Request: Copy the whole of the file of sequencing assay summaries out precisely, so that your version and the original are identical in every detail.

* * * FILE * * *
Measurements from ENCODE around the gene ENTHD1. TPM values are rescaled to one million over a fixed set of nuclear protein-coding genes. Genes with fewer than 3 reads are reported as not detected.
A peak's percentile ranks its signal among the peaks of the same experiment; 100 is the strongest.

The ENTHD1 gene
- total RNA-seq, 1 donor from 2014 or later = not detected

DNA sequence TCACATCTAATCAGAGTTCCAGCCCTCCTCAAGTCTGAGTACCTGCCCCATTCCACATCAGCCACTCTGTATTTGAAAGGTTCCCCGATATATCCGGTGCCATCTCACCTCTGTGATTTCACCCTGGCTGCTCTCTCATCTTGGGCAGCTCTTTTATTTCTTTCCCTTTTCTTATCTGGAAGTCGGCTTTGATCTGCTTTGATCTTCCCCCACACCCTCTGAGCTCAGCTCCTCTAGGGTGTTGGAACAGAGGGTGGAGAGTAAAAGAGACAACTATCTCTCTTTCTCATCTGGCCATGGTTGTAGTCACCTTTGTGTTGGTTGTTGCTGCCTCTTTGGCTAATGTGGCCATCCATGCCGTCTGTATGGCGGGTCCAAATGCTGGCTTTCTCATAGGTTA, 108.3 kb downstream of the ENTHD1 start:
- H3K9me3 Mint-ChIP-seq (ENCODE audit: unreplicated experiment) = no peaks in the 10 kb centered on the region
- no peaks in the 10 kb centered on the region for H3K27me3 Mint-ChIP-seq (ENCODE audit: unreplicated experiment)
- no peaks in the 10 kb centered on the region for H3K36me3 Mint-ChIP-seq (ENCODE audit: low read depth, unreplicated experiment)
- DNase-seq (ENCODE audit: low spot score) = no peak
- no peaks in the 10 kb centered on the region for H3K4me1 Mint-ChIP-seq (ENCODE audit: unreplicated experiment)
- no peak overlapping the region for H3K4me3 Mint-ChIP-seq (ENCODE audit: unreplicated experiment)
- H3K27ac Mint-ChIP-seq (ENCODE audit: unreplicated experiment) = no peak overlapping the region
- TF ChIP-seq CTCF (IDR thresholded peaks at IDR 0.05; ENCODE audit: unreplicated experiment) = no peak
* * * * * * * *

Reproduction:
Measurements from ENCODE around the gene ENTHD1. TPM values are rescaled to one million over a fixed set of nuclear protein-coding genes. Genes with fewer than 3 reads are reported as not detected.
A peak's percentile ranks its signal among the peaks of the same experiment; 100 is the strongest.

The ENTHD1 gene
- total RNA-seq, 1 donor from 2014 or later = not detected

DNA sequence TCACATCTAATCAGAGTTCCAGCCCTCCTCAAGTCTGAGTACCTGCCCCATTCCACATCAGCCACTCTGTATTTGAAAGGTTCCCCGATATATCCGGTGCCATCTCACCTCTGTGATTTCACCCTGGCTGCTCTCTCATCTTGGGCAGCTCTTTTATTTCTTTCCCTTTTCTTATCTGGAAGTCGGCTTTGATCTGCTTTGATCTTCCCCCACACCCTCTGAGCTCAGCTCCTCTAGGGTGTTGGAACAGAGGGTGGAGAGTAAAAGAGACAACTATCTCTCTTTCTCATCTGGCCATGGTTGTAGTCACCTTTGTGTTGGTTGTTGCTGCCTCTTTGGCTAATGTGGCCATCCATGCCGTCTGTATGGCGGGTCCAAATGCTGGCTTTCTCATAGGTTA, 108.3 kb downstream of the ENTHD1 start:
- H3K9me3 Mint-ChIP-seq (ENCODE audit: unreplicated experiment) = no peaks in the 10 kb centered on the region
- no peaks in the 10 kb centered on the region for H3K27me3 Mint-ChIP-seq (ENCODE audit: unreplicated experiment)
- no peaks in the 10 kb centered on the region for H3K36me3 Mint-ChIP-seq (ENCODE audit: low read depth, unreplicated experiment)
- DNase-seq (ENCODE audit: low spot score) = no peak
- no peaks in the 10 kb centered on the region for H3K4me1 Mint-ChIP-seq (ENCODE audit: unreplicated experiment)
- no peak overlapping the region for H3K4me3 Mint-ChIP-seq (ENCODE audit: unreplicated experiment)
- H3K27ac Mint-ChIP-seq (ENCODE audit: unreplicated experiment) = no peak overlapping the region
- TF ChIP-seq CTCF (IDR thresholded peaks at IDR 0.05; ENCODE audit: unreplicated experiment) = no peak